“The one thing all famous authors, world class athletes, business tycoons, singers, actors, and celebrated achievers in any field have in common is that they all began their journeys when they were none of these things.”
~ Mike Dooley
I just never get tired of this subject. (Not!)
Here’s how it goes:
Nice lady at the Avon Walk: What do you do?
Me: Oh, I’m a writer. And a health coach.
NLATAW: (Ignoring the health coach part.) You’re a writer? What books have you written that I can find on the shelves of Barnes and Noble?
Me: (Wondering how long Barnes and Noble will hang on…) Well, I have one, but it’s an anthology. (Like I somehow have to justify having at least one thing on the shelves of B&N and the library before I dare call myself a writer.)
You writers understand. I know you do. Because we’re all at different points of the journey, but we’ve all started at the same place.
My snarky side secretly hopes Avon lady says something like “I’m a runner” so I can say, “Oh? When was your last marathon?” which of course would only play out in my fantasy mind.
This idea that to call yourself a writer you have to have writer badges in the form of books hanging all over your Girl Scout writer sash is just plain silly. But it’s running rampant, I tell you. I think I get this response 75% of the time I call myself a writer. It didn’t happen when I was a teacher. It didn’t happen when I was a law firm marketing director. (That one was just a head cock because nobody understood what the heck that meant.) Nope. this response is particular to calling yourself a writer.
What is a writer anyway? A person (usually male according to Google Images) who smokes cigarettes and drinks hot drinks while running his fingers through his touseled waves while staring with puzzled red eyes at the blank white? Add location–usually a dark room with lots of crumpled paper surrounding the small desk–and there you have it. Right?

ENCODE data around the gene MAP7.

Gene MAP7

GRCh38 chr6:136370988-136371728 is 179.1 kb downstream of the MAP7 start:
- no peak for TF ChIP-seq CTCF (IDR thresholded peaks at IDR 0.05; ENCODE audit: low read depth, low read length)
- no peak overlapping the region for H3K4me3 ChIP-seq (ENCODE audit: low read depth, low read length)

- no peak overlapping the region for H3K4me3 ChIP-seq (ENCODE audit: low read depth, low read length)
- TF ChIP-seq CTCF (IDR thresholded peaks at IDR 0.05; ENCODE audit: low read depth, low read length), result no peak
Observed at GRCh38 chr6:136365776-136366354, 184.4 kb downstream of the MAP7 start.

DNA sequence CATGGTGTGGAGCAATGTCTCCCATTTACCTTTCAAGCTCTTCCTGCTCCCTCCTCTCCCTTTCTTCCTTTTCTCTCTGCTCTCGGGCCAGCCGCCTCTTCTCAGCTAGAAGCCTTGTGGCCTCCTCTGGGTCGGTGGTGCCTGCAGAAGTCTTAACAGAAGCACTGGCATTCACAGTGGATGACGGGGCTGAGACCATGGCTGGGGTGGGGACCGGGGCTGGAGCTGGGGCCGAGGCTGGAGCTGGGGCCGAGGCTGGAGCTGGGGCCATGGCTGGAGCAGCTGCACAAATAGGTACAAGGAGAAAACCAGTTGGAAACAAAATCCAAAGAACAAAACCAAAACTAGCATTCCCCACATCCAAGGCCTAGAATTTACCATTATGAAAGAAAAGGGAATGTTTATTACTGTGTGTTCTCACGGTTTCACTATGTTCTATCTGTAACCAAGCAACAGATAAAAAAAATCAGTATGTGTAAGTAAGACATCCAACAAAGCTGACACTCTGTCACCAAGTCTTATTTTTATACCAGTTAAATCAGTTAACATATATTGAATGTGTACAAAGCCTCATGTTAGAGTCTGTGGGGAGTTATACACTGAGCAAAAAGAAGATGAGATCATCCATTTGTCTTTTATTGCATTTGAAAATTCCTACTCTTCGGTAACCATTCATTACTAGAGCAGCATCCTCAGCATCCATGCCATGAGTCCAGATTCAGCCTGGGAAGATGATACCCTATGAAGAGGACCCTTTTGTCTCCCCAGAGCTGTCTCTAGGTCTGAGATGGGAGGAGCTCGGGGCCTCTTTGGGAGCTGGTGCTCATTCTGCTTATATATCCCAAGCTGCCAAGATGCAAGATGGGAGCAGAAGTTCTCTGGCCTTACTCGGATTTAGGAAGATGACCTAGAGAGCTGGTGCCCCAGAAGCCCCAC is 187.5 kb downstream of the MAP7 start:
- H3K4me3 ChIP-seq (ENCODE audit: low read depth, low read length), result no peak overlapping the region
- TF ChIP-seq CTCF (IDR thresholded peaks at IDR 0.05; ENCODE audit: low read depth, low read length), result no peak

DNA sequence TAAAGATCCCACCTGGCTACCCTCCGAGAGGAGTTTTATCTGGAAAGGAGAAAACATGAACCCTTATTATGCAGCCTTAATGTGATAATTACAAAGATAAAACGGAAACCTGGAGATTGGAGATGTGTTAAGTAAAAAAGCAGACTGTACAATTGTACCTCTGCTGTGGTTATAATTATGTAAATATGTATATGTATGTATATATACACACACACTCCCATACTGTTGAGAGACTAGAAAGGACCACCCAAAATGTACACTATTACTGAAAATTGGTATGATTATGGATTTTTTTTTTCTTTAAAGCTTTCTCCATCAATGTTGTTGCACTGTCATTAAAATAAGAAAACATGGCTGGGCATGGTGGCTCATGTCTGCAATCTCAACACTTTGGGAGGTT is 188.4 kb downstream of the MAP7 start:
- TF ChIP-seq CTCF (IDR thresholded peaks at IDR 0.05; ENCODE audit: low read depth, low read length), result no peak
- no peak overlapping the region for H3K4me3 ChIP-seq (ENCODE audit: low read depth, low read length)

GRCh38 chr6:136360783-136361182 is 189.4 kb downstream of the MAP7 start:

I’m sitting out in the teen center which my son’s friend Bailey (currently going by Russell which he likes better) wants to turn into the “Fortress of Solitude.” I’m on the couch with the printer a whole building away (no crumpled paper). Indeed, this writing won’t ever involve any printing at all unless at some point my mother requests a copy because one of her friends reads it and tells her about it and she asks. I’m drinking Smart Water with Strawberry Lemonade fat burner hoping to knock off that late night peanut butter from last night. I’m sweaty, having just finished my cross training stint while simultaneously watching an interview by Dr. Lissa Rankin on what really happened in the documentary film, “Sacred Science” from her perspective…and I’m not even thinking about smoking. I’m not staring at a blank screen or demanding perfection (if you are a regular reader, you know I have a game called ‘Find Jamie’s at-least-one-mistake in each entry’.) Instead, I’m typing as fast as I can (think Joycian stream of consciousness with punctuation) so I can shower, go get my car from the mechanic, pick up my kids from swim practice, make dinner, and schedule this to go out tomorrow.)
Does this mean I’m not a writer? Must I write about character, or voice, or setting, or other writers, or other books, or metaphor, or ____________ (fill in a writerly word) to call myself a writer? And, when I do, must I have a book on the shelf in B&N to prove it?
Nah. I’m calling bullshit on that.